Friday, March 2, 2012

The Concho Belt

The concho belt remains today the most iconic form of Native American jewelry. The Navajo derived the concho concept from the Plains Indians who wore round and oval plaque adornments of German Silver obtained from Anglo traders as hair pieces. The concho pieces were also strung on strips of leather to hang from the back of the head.  In the latter years of the 19th century, Navajo silversmiths copied and transformed the designs into waist belts using silver from coins.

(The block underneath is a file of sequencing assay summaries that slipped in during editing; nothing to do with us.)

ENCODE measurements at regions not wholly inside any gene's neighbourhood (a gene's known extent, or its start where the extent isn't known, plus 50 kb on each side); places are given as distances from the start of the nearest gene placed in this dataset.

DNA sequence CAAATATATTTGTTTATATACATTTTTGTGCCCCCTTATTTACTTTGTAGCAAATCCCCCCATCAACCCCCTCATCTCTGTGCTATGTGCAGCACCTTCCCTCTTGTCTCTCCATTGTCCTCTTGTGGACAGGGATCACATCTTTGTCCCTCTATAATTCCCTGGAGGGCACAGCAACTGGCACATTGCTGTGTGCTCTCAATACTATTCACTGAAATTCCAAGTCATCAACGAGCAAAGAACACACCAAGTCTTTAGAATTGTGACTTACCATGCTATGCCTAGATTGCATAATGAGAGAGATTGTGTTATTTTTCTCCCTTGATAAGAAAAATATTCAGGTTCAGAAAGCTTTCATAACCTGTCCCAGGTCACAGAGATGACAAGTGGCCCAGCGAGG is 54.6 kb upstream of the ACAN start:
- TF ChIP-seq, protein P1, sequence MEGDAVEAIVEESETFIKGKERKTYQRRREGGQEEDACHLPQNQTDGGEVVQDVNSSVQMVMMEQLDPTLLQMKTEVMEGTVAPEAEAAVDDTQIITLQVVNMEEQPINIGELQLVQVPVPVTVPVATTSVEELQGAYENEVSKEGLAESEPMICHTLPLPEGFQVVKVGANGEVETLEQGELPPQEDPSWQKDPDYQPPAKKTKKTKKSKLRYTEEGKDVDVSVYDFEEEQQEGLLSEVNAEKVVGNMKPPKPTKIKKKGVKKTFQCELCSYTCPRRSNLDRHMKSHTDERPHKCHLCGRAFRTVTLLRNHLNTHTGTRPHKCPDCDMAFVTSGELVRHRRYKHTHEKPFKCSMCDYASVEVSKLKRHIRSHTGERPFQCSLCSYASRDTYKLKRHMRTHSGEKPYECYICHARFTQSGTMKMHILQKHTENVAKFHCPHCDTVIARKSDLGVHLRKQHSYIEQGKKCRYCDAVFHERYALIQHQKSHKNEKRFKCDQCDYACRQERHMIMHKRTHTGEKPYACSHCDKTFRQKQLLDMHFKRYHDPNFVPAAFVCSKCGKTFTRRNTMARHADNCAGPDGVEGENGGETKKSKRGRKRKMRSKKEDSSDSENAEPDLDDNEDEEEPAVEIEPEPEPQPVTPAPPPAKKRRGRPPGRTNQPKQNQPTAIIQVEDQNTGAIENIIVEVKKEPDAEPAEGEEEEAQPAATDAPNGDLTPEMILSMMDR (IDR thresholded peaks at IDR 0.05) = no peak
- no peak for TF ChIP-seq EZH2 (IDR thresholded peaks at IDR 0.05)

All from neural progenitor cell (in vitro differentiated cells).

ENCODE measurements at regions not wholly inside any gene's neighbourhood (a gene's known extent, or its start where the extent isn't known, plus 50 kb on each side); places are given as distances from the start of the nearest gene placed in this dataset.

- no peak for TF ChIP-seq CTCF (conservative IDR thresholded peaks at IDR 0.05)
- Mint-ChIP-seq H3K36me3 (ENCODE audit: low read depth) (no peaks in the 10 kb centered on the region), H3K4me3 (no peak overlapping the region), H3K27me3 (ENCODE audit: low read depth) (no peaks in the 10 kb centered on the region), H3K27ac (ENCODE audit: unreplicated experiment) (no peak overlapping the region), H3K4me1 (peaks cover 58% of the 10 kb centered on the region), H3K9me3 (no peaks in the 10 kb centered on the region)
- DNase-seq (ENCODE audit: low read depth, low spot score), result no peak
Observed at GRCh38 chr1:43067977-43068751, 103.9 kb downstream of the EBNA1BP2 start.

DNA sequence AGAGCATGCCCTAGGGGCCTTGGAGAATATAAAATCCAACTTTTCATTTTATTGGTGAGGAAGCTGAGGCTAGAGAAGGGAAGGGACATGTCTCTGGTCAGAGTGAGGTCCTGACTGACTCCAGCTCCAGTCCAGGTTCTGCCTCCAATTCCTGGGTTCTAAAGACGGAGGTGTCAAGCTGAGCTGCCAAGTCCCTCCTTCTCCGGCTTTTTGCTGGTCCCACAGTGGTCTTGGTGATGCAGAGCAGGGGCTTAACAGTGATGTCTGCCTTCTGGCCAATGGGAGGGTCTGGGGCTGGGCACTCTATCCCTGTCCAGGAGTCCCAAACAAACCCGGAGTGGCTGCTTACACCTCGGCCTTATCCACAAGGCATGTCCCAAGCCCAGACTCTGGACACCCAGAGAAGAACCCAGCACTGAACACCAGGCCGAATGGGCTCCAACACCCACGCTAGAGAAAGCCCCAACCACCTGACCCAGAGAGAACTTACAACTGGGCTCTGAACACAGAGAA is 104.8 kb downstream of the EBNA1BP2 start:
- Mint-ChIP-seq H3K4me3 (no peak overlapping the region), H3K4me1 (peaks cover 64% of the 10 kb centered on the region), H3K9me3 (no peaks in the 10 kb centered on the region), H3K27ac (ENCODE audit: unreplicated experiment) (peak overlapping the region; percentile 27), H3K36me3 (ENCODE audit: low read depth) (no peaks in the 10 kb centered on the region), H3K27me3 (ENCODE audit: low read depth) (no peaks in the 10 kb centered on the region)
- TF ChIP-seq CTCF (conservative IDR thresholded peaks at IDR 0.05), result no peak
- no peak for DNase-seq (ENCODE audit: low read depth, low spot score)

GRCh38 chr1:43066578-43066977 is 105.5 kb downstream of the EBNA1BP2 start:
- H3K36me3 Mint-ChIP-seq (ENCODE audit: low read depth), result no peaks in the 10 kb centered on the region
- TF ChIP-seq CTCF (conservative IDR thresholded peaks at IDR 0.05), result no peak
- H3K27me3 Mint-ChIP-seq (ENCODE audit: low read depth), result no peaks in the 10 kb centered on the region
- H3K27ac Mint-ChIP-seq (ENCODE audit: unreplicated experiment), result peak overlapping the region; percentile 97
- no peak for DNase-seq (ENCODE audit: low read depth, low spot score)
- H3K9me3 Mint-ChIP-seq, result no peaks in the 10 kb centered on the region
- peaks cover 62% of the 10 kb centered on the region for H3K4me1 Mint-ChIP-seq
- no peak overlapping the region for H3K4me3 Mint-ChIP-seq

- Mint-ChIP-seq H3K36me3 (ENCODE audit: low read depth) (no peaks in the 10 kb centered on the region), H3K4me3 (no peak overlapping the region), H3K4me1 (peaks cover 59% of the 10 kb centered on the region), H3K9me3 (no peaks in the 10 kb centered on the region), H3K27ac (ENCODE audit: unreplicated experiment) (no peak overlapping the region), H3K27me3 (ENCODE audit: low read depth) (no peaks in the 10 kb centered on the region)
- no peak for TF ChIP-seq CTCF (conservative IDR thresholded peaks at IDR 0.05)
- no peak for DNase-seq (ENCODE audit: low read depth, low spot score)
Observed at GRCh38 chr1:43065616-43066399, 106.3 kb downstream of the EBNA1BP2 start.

The two Navajo men noted here but separated by a century in time share the distinction of being among the best silversmiths of their respective generations.   The 1883 studio image shows Bai-De-Schluch-A-Ichin or Be-Ich-Schluck-Ich-In-Et-Tzuzzigi, "Metal Beater," (Slender Silversmith) both wearing and displaying a concho belt. The second image shows a modern vintage classical style concho belt by the late Harry Morgan.

Slender Silversmith (Navajo) with Concho Belt
Photo by Ben Wittick 1883

Turquoise and Silver Concho Belt by Harry Morgan (Navajo)